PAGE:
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It just could happen

Congress could act on National Equality Act by mid-May


Projections are that the US Congress could vote as early as the first half of May on a National Equality Act, according to Brian Silva, founder and executive director of NEAT and the National Equality Action Team Education Fund.

The Equality Act is a bill in Congress, that, if passed, would amend the Civil Rights Act to prohibit discrimination on the basis of sexual orientation and gender identity in employment, housing, public accommodations, public education, federal funding, credit, and the jury system.

The act will not only add nondiscrimination protections to finally protect LGBT people, it will update the existing law to fully protect women and modernize key parts that protect everyone.

The National Equality Action Team (NEAT) is the home for harnessing and building the unique power of everyday people and partners anywhere, to make extraordinary change together, for LGBTQ+ Justice everywhere. “We do this through intersectional, grassroots, collective action and education,” Silva explains.

Central Voice has been invited to participate as a media outlet member of the National Equality Action Team. 

A nationwide and state-by-state poll on the issue conducted throughout 2017 by the Public Religion Research Institute as part of the annual American Values Atlas survey revealed that 70% of Americans, including a majority in every state, supported laws that would protect lesbian, gay, bisexual, and transgender (LGBT) people against discrimination, while 23% opposed such laws, and 8% had no opinion.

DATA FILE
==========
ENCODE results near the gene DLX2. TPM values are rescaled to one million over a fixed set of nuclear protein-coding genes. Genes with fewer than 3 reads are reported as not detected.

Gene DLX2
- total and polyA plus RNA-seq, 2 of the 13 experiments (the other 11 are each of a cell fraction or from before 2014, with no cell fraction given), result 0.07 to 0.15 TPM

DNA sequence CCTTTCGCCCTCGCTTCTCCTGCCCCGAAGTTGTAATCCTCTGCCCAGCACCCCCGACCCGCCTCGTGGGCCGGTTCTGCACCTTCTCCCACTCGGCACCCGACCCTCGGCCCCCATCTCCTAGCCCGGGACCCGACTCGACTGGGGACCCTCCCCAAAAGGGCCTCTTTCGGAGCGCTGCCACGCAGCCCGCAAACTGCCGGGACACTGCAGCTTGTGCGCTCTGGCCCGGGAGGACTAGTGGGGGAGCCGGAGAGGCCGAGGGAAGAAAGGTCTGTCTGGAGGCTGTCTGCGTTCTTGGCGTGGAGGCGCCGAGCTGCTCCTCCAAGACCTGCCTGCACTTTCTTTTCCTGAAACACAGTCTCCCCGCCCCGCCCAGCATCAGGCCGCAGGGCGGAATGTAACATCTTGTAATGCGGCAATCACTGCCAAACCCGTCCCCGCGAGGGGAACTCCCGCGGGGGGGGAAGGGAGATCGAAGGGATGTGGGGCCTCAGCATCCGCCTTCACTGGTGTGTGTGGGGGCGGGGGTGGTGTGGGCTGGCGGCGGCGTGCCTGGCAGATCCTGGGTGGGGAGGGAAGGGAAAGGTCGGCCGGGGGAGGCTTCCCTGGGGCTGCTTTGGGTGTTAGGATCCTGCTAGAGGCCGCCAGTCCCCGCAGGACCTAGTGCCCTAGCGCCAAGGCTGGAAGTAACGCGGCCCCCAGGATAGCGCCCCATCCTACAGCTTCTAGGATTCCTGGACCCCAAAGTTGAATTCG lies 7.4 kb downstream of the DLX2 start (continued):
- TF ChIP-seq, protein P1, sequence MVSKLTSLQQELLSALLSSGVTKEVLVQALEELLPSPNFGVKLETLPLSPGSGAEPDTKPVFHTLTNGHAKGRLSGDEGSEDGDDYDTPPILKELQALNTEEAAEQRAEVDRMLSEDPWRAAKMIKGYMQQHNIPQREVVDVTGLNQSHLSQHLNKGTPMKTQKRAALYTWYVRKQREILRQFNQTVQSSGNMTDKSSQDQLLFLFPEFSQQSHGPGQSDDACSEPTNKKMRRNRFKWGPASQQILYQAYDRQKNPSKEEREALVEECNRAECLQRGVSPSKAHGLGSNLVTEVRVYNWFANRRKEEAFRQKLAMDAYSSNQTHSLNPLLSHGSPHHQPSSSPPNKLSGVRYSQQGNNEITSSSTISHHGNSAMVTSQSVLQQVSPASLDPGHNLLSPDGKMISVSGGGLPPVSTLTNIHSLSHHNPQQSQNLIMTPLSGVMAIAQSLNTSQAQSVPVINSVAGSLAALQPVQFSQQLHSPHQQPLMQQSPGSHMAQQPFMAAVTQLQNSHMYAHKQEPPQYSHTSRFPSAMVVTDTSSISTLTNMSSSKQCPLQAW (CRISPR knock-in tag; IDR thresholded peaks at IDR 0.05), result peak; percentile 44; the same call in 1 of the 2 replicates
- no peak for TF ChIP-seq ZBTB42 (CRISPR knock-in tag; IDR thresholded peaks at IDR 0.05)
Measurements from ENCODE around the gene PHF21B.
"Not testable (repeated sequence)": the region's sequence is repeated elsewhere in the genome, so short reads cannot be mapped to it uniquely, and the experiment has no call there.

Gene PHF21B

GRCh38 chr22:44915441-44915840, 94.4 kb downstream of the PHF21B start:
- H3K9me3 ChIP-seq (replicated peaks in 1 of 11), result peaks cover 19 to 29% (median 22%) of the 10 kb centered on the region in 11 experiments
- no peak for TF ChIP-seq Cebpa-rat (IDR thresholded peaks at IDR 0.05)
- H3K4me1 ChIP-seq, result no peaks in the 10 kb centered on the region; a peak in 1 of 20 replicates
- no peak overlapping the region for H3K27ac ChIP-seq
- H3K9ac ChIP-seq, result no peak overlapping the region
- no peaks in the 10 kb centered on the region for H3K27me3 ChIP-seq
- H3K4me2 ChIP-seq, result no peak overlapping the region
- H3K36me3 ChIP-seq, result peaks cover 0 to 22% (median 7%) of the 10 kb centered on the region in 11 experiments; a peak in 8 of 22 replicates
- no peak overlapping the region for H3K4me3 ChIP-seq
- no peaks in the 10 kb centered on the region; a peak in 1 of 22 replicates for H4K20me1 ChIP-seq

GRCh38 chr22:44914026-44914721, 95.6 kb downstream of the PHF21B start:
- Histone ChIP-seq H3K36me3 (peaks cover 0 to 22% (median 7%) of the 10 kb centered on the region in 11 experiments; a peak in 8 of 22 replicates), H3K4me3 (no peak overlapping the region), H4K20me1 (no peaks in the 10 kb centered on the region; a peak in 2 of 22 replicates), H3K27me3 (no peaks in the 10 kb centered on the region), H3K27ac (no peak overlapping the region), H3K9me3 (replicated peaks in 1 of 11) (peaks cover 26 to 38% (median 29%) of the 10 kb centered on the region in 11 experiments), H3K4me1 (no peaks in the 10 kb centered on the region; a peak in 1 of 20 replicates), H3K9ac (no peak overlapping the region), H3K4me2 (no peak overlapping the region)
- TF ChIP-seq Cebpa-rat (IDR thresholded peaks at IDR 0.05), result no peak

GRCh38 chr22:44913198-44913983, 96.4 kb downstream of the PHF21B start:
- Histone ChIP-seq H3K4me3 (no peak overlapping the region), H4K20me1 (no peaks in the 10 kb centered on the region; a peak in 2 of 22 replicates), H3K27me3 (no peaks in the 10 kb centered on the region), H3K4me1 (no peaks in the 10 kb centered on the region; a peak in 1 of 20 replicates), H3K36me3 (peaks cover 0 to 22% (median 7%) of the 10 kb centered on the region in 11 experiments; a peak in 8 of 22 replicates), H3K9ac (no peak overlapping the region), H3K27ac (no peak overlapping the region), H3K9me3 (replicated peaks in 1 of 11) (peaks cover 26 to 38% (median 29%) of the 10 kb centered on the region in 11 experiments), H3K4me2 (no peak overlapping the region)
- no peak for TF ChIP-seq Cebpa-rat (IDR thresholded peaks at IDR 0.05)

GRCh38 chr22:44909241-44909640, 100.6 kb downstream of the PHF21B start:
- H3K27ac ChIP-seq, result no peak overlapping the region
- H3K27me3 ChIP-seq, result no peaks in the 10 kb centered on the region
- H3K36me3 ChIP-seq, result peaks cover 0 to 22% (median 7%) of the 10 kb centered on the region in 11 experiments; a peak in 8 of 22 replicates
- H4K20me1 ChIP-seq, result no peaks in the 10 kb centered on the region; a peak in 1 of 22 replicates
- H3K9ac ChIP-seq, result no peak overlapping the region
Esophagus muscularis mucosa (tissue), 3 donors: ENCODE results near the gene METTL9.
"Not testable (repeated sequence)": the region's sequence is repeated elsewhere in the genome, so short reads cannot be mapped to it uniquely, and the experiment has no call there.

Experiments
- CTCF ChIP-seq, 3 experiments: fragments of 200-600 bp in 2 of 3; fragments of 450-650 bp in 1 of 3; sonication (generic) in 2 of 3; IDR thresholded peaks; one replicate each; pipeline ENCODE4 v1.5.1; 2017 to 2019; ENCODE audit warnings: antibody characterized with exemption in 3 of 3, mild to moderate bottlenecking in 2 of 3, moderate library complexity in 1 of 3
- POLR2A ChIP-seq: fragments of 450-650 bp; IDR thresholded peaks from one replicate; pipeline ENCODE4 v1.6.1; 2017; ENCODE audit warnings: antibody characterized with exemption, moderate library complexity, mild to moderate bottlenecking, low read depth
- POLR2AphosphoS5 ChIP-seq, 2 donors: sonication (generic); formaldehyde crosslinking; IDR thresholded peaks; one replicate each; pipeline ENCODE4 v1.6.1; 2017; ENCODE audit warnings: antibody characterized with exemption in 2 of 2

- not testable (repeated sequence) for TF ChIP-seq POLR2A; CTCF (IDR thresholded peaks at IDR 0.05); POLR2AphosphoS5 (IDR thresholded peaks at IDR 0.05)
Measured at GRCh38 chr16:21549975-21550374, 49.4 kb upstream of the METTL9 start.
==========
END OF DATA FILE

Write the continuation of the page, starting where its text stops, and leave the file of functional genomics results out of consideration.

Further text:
The Equality Act was jointly introduced in both the US House of Representatives and the US Senate on March 13, 2019, with the support of both Democraticand Republican members of Congress, national civil rights organizations (including the NAACP, the Anti-Defamation League and the Human Rights Campaign), international human rights organizations (including Human Rights Watch), major professional associations including the American Medical Association, the American Psychological Association, the American Counseling Association, the American Federation of Teachers, and the American Bar Association), and major businesses including Apple, Microsoft, Amazon, eBay, IBM, Facebook, Twitter, Mastercard, Intel, and Netflix.


The original Equality Act was developed by U.S. Representatives Bella Abzug (D-NY) and Ed Koch (D-NY) in 1974. The Equality Act of 1974 sought to amend the Civil Rights Act of 1964 to include prohibit discrimination on the basis of sex, sexual orientation, and marital status in federally assisted programs, housing sales, rentals, financing, and brokerage services. Just days ago, the US Supreme Court agreed to review three cases that directly argue that LGBT protections are included in the 1964 act.

Silva says, “We need to do this work NOW to dispel misconceptions - like LGBT people are already protected – to create pressure for its bipartisan passage, and build the positive legislative record we need for its implementation.